The constant is everywhere because it characterizes the strength of the electromagnetic force affecting charged particles such as electrons and protons. “In our everyday world, everything is either gravity or electromagnetism. And that’s why alpha is so important,” said Holger Müller, a physicist at the University of California, Berkeley. Because 1/137 is small, electromagnetism is weak; as a consequence, charged particles form airy atoms whose electrons orbit at a distance and easily hop away, enabling chemical bonds. On the other hand, the constant is also just big enough: Physicists have argued that if it were something like 1/138, stars would not be able to create carbon, and life as we know it wouldn’t exist.
Physicists have more or less given up on a century-old obsession over where alpha’s particular value comes from; they now acknowledge that the fundamental constants could be random, decided in cosmic dice rolls during the universe’s birth. But a new goal has taken over.
Physicists want to measure the fine-structure constant as precisely as possible. Because it’s so ubiquitous, measuring it precisely allows them to test their theory of the interrelationships between elementary particles — the majestic set of equations known as the Standard Model of particle physics. Any discrepancy between ultra-precise measurements of related quantities could point to novel particles or effects not accounted for by the standard equations. Cornell calls these kinds of precision measurements a third way of experimentally discovering the fundamental workings of the universe, along with particle colliders and telescopes.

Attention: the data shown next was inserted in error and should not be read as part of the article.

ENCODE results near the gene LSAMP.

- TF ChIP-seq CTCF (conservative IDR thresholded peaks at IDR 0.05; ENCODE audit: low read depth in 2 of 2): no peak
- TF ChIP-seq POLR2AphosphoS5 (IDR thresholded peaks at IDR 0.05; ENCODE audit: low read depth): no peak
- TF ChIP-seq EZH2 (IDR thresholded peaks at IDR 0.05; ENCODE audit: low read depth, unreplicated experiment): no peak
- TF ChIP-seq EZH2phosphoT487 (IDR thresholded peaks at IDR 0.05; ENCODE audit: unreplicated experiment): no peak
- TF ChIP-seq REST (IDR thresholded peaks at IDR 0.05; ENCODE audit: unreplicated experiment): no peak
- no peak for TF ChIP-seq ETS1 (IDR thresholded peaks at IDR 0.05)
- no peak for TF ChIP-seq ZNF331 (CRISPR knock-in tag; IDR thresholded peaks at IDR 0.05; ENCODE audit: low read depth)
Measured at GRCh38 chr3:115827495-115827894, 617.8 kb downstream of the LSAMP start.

Today, in a new paper in the journal Nature, a team of four physicists led by Saïda Guellati-Khélifa at the Kastler Brossel Laboratory in Paris reported the most precise measurement yet of the fine-structure constant. The team measured the constant’s value to the 11th decimal place, reporting that α = 1/137.035999206.
With a margin of error of just 81 parts per trillion, the new measurement is nearly three times more precise than the previous best measurement in 2018 by Müller’s group at Berkeley, the main competition. (Guellati-Khélifa made the most precise measurement before Müller’s in 2011.) Müller said of his rival’s new measurement of alpha, “A factor of three is a big deal. Let’s not be shy about calling this a big accomplishment.”
Guellati-Khélifa has been improving her experiment for the past 22 years. She gauges the fine-structure constant by measuring how strongly rubidium atoms recoil when they absorb a photon. (Müller does the same with cesium atoms.) The recoil velocity reveals how heavy rubidium atoms are — the hardest factor to gauge in a simple formula for the fine-structure constant. “It’s always the least accurate measurement that’s the bottleneck, so any improvement in that leads to an improvement in the fine-structure constant,” Müller explained.
The Paris experimenters begin by cooling the rubidium atoms almost to absolute zero, then dropping them in a vacuum chamber. As the cloud of atoms falls, the researchers use laser pulses to put the atoms in a quantum superposition of two states — kicked by a photon and not kicked. The two possible versions of each atom travel on separate trajectories until more laser pulses bring the halves of the superposition back together. The more an atom recoils when kicked by light, the more out of phase it is with the unkicked version of itself. The researchers measure this difference to reveal the atoms’ recoil velocity. “From the recoil velocity, we extract the mass of the atom, and the mass of the atom is directly involved in the determination of the fine-structure constant,” Guellati-Khélifa said.